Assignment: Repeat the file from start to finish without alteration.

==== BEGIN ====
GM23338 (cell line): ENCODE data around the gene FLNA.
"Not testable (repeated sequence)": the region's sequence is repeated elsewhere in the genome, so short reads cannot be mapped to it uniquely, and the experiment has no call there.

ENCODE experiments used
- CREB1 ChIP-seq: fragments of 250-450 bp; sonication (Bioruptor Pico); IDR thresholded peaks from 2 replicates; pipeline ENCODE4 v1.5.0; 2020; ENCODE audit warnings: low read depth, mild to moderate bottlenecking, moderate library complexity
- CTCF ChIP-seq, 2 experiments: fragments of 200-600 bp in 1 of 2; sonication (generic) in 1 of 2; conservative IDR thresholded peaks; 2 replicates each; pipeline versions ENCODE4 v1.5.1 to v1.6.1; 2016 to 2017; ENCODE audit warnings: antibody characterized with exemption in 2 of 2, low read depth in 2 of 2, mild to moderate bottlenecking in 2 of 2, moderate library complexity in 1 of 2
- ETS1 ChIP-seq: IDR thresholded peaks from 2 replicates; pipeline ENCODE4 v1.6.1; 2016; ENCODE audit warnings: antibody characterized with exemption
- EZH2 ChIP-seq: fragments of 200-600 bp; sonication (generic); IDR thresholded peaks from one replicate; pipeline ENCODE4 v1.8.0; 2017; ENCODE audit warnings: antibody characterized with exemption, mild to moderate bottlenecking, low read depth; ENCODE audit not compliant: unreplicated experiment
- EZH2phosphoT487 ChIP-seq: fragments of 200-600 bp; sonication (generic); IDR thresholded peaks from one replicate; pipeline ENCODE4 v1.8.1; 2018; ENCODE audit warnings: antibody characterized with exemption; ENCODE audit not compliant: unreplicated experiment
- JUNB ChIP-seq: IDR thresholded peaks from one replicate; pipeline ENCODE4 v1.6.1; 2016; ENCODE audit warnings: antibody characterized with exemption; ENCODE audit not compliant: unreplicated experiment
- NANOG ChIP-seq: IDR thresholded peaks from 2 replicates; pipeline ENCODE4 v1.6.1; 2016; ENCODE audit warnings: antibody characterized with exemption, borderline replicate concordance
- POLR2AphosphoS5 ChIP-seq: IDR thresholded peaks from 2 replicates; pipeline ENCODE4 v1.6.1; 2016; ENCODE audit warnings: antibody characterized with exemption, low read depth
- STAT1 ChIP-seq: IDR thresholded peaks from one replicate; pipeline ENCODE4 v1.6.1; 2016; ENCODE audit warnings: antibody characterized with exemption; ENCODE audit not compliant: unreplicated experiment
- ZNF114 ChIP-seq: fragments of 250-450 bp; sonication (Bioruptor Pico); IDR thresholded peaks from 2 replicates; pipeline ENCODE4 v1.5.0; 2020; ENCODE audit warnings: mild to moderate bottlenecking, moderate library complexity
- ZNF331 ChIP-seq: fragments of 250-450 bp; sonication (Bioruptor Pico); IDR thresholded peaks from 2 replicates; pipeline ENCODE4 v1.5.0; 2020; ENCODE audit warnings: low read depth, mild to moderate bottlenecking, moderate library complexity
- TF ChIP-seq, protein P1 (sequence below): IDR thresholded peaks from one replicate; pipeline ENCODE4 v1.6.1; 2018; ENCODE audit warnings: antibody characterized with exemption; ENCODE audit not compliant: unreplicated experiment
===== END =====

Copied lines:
GM23338 (cell line): ENCODE data around the gene FLNA.
"Not testable (repeated sequence)": the region's sequence is repeated elsewhere in the genome, so short reads cannot be mapped to it uniquely, and the experiment has no call there.

ENCODE experiments used
- CREB1 ChIP-seq: fragments of 250-450 bp; sonication (Bioruptor Pico); IDR thresholded peaks from 2 replicates; pipeline ENCODE4 v1.5.0; 2020; ENCODE audit warnings: low read depth, mild to moderate bottlenecking, moderate library complexity
- CTCF ChIP-seq, 2 experiments: fragments of 200-600 bp in 1 of 2; sonication (generic) in 1 of 2; conservative IDR thresholded peaks; 2 replicates each; pipeline versions ENCODE4 v1.5.1 to v1.6.1; 2016 to 2017; ENCODE audit warnings: antibody characterized with exemption in 2 of 2, low read depth in 2 of 2, mild to moderate bottlenecking in 2 of 2, moderate library complexity in 1 of 2
- ETS1 ChIP-seq: IDR thresholded peaks from 2 replicates; pipeline ENCODE4 v1.6.1; 2016; ENCODE audit warnings: antibody characterized with exemption
- EZH2 ChIP-seq: fragments of 200-600 bp; sonication (generic); IDR thresholded peaks from one replicate; pipeline ENCODE4 v1.8.0; 2017; ENCODE audit warnings: antibody characterized with exemption, mild to moderate bottlenecking, low read depth; ENCODE audit not compliant: unreplicated experiment
- EZH2phosphoT487 ChIP-seq: fragments of 200-600 bp; sonication (generic); IDR thresholded peaks from one replicate; pipeline ENCODE4 v1.8.1; 2018; ENCODE audit warnings: antibody characterized with exemption; ENCODE audit not compliant: unreplicated experiment
- JUNB ChIP-seq: IDR thresholded peaks from one replicate; pipeline ENCODE4 v1.6.1; 2016; ENCODE audit warnings: antibody characterized with exemption; ENCODE audit not compliant: unreplicated experiment
- NANOG ChIP-seq: IDR thresholded peaks from 2 replicates; pipeline ENCODE4 v1.6.1; 2016; ENCODE audit warnings: antibody characterized with exemption, borderline replicate concordance
- POLR2AphosphoS5 ChIP-seq: IDR thresholded peaks from 2 replicates; pipeline ENCODE4 v1.6.1; 2016; ENCODE audit warnings: antibody characterized with exemption, low read depth
- STAT1 ChIP-seq: IDR thresholded peaks from one replicate; pipeline ENCODE4 v1.6.1; 2016; ENCODE audit warnings: antibody characterized with exemption; ENCODE audit not compliant: unreplicated experiment
- ZNF114 ChIP-seq: fragments of 250-450 bp; sonication (Bioruptor Pico); IDR thresholded peaks from 2 replicates; pipeline ENCODE4 v1.5.0; 2020; ENCODE audit warnings: mild to moderate bottlenecking, moderate library complexity
- ZNF331 ChIP-seq: fragments of 250-450 bp; sonication (Bioruptor Pico); IDR thresholded peaks from 2 replicates; pipeline ENCODE4 v1.5.0; 2020; ENCODE audit warnings: low read depth, mild to moderate bottlenecking, moderate library complexity
- TF ChIP-seq, protein P1 (sequence below): IDR thresholded peaks from one replicate; pipeline ENCODE4 v1.6.1; 2018; ENCODE audit warnings: antibody characterized with exemption; ENCODE audit not compliant: unreplicated experiment